The fight was brutal, but it ended as quickly as it had began. By the time we destroyed the titans, the noble created a fiery sigil that sent almost all of us reeling in pain. Except for Feeps, who had a rapier pointed at the man’s throat.
The Creature Feep, as collected as ever, addressed the noble. “I apologize for our lack of decorum, good sir. Please excuse the princess and our intrusion. With your permission, we shall take our leave.”
The noble nodded carefully, the blade pricking a drop of blood. The sigil vanished, and the pain with it. The warforged bard deftly sheathed his weapon. Like a mother hen, he helped me and the rest of the group to our feet, leading us to the courtyard’s exit.
“You should come visit Illium,” I yelled over my shoulder. “I’ll repay the—”
Maziel slapped a hand over my mouth. “Seriously, Taelim, shut up.”
Feeps turned back and bowed with a flourish, “Let none of us speak of this night again.”

Monday, August 6, 2018

Session 38

The king of the fomorians, Naudu Finn Fail, forgave us in the end. I think he was more relieved we hadn’t outright betrayed him. Still, he promptly recalled his request for our help finding the former king, Bres. That was fine by us since Finn Fail planned on escorting us out of the Feydark by opening the gate to Szith Morcane, our final destination.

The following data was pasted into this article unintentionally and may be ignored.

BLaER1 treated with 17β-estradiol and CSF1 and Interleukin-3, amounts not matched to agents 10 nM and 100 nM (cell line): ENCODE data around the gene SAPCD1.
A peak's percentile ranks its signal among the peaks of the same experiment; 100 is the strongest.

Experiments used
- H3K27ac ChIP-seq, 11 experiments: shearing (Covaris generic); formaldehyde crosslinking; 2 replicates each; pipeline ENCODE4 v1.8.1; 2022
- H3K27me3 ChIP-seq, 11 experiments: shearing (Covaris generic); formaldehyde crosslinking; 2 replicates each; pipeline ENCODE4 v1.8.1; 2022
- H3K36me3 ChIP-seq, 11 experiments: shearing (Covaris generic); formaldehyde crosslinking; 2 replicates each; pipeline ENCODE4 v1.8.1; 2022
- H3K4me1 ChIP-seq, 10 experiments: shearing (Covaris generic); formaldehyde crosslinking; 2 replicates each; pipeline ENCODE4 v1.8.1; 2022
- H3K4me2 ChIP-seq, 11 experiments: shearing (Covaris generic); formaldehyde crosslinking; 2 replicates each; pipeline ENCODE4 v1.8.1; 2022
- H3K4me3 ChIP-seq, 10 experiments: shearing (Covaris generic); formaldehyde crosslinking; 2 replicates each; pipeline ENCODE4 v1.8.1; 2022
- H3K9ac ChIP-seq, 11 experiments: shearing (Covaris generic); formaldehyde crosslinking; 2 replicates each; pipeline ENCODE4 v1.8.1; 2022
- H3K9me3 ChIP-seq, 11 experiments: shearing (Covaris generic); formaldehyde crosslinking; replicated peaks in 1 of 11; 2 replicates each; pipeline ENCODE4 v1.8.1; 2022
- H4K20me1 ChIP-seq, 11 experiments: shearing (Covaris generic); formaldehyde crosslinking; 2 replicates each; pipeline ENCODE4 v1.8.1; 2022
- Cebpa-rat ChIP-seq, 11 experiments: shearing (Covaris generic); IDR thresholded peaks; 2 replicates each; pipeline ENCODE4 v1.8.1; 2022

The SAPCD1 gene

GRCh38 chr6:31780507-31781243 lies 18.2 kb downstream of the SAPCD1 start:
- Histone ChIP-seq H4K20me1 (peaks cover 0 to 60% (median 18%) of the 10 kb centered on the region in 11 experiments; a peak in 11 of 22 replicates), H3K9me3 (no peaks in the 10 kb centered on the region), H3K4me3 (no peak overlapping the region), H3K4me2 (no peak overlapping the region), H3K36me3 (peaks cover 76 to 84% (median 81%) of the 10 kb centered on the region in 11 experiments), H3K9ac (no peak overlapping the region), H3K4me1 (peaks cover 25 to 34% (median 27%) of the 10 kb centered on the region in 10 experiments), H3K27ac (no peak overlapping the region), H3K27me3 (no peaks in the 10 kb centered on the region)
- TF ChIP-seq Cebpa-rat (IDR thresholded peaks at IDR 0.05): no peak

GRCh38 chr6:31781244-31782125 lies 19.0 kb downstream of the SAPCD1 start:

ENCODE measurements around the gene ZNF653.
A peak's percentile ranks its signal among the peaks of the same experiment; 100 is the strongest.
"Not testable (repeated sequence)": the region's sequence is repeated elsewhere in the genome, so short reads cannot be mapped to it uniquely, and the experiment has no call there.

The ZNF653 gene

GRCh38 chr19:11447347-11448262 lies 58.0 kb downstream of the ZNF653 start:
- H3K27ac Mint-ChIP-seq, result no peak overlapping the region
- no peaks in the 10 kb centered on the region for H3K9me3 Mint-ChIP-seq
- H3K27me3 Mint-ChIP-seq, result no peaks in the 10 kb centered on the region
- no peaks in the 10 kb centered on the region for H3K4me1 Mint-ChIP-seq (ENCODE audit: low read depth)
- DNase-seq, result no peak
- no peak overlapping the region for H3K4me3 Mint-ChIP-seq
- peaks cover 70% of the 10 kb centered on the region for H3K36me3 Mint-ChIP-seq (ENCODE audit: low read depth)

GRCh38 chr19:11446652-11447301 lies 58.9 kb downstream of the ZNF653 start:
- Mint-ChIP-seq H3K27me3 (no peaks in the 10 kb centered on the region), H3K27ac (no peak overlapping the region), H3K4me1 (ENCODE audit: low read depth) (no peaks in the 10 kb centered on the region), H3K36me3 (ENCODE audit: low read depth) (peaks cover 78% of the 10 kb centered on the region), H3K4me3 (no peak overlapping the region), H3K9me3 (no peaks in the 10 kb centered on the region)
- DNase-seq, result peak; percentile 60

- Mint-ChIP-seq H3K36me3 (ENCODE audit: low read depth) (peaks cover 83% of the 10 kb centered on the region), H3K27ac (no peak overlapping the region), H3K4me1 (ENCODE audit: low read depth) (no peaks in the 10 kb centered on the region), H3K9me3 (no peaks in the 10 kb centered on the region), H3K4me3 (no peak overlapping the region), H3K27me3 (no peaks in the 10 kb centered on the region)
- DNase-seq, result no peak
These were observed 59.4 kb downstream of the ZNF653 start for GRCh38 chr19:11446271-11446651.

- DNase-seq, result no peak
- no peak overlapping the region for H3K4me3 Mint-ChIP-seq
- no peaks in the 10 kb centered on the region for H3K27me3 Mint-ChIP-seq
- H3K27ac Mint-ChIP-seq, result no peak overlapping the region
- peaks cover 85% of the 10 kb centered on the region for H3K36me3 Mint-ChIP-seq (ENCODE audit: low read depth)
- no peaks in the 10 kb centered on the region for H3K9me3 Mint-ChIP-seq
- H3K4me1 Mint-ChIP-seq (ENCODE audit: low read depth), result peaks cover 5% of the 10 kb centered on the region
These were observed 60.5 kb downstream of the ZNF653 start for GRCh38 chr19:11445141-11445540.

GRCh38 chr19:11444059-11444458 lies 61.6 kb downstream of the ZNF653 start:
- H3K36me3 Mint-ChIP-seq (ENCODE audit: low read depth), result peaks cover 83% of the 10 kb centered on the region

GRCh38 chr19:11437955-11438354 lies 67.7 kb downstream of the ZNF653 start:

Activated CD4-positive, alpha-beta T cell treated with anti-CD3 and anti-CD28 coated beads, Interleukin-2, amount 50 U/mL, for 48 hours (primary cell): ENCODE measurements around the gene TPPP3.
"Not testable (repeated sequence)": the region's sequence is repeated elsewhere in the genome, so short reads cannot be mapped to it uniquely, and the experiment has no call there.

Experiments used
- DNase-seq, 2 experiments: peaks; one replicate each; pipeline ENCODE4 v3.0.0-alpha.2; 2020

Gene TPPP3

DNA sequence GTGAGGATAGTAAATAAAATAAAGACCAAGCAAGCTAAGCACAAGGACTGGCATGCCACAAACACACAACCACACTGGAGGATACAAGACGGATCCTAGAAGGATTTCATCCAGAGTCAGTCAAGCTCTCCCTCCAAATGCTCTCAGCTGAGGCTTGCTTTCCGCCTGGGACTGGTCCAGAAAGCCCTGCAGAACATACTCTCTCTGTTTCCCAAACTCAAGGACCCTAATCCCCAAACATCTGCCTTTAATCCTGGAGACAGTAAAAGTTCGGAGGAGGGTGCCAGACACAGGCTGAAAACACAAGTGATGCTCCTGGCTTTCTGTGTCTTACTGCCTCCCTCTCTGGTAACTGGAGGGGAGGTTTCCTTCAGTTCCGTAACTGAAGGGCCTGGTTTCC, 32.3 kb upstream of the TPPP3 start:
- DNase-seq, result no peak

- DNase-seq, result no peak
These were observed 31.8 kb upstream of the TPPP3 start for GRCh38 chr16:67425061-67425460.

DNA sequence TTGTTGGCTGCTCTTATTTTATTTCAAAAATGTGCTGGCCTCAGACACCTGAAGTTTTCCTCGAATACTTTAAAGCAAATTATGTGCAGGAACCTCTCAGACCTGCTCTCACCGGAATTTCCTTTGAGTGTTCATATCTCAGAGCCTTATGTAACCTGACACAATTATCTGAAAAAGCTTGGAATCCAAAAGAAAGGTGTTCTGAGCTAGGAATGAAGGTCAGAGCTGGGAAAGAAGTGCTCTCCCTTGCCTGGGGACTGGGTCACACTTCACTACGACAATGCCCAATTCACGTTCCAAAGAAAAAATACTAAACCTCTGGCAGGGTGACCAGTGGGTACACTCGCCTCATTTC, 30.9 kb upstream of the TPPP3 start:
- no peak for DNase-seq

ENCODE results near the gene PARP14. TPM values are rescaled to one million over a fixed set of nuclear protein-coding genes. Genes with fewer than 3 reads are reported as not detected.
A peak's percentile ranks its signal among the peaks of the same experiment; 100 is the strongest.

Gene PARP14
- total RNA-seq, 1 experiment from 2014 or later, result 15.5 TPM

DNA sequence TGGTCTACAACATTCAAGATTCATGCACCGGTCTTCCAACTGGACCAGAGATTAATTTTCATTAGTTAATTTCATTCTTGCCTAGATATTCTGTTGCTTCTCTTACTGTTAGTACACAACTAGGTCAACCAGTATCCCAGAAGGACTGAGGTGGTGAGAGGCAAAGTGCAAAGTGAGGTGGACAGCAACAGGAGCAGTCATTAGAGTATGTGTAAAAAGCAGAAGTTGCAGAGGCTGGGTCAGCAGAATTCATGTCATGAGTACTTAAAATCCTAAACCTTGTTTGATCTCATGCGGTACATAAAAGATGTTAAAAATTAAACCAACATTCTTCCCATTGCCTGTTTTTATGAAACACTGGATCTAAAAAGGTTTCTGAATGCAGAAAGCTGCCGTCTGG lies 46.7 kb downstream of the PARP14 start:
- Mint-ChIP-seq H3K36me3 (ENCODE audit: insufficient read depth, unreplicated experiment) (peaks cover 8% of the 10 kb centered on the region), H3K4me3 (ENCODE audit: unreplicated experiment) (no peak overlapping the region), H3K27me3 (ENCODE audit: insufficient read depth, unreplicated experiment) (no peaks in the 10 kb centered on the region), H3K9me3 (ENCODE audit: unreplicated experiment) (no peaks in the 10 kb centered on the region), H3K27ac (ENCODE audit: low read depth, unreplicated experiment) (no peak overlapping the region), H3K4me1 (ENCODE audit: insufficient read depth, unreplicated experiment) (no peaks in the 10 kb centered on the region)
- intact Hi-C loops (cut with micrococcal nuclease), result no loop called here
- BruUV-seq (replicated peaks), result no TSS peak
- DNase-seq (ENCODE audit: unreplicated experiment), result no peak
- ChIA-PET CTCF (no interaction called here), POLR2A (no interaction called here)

Me? I wasn't thinking about anything but Lysandra as I was steered forward by my friends. I felt as if I had willfully ignored her suffering, like I could fix it later with an apology.
The king and his entourage led us, unsurprisingly, to the drow temple. Finn Fail proudly stepped forward, his large hand rippling the back mirror walls. A portal shimmered into existence, and from the tear, blood washed over our feet. The obsidian city beyond was promptly forgotten. Screams echoed from within the temple, and the portal was immediately closed. At once, the doors were thrown open and the High Priestess staggered out, clutching her chest, a grimace set on her face.
Her body tore in two down the middle, and from the split emerged a massive snake-like female with six arms. Deadly blades materialized in her hands. From the back of the temple, the dead male drow rose up from the ground, reborn as bodaks.
Naudu Finn Fail was promptly whisked away, ringed by his guards, while our group stepped forward. Balor and his wife, Cethlenn the Thundering Sky, flanked our sides, as if eager to spill blood.
“Long live the Dark Prince,” the marilith hissed, then she was a flurry of blades upon us.
There wasn’t time to question the name, in seconds we were surrounded by the horde. A few minutes more and the former drow-turned-demons lay dead at our feet.
“The Dark Prince…” Yaup repeated as we all slouched against the wall to catch our breaths.
Maziel circled the chamber within earshot. “They couldn’t possibly mean…”